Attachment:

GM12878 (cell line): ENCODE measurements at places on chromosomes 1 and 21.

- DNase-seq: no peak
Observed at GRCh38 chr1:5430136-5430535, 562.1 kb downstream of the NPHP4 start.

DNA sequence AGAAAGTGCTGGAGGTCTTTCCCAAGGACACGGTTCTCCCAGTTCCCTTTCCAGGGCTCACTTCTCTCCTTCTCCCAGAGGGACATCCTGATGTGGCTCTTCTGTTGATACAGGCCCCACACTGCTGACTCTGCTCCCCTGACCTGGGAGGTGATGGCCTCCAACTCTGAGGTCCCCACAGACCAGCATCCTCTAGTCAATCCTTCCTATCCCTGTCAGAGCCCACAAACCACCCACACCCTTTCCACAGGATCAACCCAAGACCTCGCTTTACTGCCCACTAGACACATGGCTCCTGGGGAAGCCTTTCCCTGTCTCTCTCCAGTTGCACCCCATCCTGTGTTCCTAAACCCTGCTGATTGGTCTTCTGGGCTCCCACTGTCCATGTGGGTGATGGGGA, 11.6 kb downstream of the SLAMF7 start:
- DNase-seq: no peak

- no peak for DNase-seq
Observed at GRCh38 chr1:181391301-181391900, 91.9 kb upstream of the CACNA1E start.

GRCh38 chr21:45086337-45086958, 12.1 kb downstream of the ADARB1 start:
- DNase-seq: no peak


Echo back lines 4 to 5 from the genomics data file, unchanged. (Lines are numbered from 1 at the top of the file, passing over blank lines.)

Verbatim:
DNA sequence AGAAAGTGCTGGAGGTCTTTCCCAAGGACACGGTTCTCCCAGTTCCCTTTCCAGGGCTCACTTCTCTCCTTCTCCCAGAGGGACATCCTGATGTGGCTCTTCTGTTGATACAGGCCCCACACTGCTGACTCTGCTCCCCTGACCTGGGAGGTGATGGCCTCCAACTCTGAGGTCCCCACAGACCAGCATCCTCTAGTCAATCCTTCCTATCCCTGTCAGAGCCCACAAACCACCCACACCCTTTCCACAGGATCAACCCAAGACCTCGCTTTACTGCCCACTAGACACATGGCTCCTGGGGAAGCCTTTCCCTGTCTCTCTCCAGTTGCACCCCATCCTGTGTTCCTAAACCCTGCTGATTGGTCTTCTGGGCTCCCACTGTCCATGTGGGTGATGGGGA, 11.6 kb downstream of the SLAMF7 start:
- DNase-seq: no peak